For 10 days in September, Brittany Reeves crisscrossed the 50 kilometre span of Sable Island gathering samples and photographs from 100 different sites. “This island is most definitely a treasured part of Nova Scotia’s history and it was great to see how many people are devoted to its well-being.”
The Advanced Geomatics program graduate was part of a team from the Nova Scotia Community College’s Applied Geomatics Research Group (AGRG) that visited the island. An aerial survey of the island using a new topo-bathymetric lidar and camera sensor, funded in part by the Nova Scotia Research and Innovation Trust, will provide Parks Canada with a detailed map of one of Canada’s newest national parks. That, in turn, will be used to develop a management plan for the island.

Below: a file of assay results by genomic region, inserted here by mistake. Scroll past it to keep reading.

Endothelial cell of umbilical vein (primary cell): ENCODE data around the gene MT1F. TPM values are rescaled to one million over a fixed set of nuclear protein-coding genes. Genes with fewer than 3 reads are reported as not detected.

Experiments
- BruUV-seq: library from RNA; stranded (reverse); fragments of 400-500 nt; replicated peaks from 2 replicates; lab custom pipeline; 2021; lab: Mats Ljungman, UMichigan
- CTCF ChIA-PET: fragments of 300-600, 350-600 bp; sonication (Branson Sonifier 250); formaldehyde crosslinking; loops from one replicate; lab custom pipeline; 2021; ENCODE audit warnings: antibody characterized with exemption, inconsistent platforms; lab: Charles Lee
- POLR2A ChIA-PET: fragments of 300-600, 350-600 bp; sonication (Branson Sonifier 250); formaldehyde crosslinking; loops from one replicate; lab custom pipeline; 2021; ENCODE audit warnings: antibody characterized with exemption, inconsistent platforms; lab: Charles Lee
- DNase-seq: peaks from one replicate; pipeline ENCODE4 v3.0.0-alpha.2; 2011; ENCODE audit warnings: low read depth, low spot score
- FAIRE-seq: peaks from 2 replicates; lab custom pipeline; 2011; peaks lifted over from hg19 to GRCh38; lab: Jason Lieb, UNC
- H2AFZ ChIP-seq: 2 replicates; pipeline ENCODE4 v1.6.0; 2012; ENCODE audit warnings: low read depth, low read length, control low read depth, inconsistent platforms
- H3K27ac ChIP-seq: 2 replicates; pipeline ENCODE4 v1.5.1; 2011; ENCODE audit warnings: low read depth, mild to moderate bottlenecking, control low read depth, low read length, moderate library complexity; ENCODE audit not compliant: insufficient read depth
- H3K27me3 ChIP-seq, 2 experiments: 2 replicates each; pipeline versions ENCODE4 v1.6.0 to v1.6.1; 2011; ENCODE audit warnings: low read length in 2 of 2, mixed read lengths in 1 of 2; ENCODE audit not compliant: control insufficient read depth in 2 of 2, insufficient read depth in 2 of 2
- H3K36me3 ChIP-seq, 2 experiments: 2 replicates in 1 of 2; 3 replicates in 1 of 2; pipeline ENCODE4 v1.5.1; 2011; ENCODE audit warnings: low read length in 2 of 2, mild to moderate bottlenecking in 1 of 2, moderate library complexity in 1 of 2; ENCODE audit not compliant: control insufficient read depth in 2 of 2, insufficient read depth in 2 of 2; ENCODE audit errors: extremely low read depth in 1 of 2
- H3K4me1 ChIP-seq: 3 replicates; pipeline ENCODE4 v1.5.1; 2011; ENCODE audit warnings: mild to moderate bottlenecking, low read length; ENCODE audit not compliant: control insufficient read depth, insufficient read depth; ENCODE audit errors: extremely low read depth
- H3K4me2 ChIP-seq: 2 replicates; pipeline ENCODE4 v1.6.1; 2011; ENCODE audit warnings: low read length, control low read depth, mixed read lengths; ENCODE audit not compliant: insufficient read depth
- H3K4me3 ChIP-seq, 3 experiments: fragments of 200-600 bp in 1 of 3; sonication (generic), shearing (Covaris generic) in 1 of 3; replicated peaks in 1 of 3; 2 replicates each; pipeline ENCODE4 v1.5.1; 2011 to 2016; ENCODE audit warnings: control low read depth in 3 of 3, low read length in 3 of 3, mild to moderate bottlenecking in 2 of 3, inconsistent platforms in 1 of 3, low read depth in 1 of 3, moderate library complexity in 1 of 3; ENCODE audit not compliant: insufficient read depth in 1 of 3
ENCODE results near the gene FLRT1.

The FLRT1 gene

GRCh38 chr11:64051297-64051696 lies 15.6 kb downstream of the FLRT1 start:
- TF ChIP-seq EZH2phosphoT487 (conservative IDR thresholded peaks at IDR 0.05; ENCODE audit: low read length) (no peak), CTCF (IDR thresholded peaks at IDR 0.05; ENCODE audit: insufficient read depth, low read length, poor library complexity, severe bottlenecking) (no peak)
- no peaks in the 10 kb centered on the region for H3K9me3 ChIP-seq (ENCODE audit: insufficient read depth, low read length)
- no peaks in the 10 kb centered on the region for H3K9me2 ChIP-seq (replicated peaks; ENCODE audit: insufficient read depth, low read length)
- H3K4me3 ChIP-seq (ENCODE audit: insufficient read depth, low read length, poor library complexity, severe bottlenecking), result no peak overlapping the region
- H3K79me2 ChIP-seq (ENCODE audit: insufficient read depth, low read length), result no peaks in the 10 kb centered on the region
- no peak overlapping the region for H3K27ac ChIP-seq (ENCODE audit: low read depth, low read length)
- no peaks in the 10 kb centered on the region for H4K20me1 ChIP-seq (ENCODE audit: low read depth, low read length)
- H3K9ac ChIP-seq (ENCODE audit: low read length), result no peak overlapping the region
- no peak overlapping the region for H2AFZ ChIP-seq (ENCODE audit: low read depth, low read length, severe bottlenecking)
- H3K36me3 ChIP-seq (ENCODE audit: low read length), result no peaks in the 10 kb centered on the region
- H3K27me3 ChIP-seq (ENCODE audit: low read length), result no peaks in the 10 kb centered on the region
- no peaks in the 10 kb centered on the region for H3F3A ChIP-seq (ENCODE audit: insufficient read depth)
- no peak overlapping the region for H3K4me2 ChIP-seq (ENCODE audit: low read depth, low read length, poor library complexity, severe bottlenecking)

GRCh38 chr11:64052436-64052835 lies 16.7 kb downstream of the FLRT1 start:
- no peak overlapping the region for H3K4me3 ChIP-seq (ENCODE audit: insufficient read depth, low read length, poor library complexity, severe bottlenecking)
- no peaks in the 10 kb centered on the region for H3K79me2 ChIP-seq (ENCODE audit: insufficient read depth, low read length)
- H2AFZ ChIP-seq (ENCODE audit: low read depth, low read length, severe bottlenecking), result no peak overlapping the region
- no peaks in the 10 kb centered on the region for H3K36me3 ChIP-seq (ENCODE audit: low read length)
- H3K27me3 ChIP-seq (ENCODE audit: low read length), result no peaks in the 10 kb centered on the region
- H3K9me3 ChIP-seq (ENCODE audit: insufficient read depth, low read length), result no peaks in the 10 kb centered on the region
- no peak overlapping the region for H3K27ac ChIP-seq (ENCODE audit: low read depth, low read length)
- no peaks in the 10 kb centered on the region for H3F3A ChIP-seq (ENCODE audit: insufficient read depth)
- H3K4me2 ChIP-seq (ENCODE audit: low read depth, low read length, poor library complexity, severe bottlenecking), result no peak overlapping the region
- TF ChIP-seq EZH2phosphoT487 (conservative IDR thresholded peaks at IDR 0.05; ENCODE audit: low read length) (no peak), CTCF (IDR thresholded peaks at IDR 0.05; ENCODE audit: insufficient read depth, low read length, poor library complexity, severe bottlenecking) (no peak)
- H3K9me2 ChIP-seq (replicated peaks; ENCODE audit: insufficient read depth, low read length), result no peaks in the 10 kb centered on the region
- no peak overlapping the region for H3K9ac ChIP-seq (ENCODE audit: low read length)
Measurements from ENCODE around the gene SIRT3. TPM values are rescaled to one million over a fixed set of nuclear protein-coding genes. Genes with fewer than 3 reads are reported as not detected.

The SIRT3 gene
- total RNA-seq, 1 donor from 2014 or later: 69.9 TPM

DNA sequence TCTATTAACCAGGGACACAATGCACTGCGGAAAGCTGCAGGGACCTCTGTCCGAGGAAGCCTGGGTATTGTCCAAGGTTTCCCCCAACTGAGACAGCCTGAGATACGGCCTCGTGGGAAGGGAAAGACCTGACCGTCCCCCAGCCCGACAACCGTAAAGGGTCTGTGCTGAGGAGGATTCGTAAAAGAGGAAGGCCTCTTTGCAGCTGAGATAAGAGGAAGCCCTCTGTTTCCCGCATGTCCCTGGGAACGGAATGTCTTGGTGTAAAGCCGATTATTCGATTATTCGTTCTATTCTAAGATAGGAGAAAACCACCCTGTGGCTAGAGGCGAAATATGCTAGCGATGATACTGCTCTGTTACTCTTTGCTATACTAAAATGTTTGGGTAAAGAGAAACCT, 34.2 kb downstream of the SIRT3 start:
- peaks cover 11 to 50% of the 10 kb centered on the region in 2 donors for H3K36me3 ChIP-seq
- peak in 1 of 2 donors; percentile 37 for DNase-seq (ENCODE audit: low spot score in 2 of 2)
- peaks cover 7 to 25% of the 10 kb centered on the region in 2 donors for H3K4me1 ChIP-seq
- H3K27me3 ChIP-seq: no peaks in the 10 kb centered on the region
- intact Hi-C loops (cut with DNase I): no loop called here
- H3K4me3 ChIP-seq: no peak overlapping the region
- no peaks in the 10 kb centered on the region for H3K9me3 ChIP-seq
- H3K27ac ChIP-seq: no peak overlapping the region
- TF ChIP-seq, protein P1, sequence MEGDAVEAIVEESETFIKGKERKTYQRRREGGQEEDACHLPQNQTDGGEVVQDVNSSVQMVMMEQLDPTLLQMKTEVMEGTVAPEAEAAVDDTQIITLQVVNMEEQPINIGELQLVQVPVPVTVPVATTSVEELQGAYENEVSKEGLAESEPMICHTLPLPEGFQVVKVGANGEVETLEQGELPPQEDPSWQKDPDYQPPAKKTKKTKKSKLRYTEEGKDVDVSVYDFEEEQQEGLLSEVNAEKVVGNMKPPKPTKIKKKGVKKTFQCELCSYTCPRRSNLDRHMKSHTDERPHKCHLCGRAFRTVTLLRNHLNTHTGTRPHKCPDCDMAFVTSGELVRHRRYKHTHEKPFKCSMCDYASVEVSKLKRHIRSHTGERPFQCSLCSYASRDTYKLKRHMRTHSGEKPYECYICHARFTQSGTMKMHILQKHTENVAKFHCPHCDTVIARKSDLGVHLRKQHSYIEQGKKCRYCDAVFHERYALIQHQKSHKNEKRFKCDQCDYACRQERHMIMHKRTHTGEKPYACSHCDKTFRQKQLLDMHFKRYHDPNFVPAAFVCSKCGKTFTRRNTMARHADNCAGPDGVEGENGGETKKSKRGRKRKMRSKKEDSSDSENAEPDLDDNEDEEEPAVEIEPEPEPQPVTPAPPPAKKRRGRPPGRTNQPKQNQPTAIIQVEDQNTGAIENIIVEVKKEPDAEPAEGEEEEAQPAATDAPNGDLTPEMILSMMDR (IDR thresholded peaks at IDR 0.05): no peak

This is the third time that AGRG has conducted a survey of the island, and the data sets they have gathered reveal a landscape in constant flux, according to NSCC research scientist David Colville.
“You can see how coastlines have increased or decreased in size and shape, and how changes in the shapes of the dunes affect vegetation. Parks Canada is interested in these changes because they pose challenges to managing this park, and we were able to bring that expertise to the table.”
Colville and Reeves will be analyzing the data and providing their findings to Parks Canada in 2015.
“I feel very privileged to be able to go out there, gather this data and understand the conditions so we can help preserve Sable Island for generations to come,” says Colville.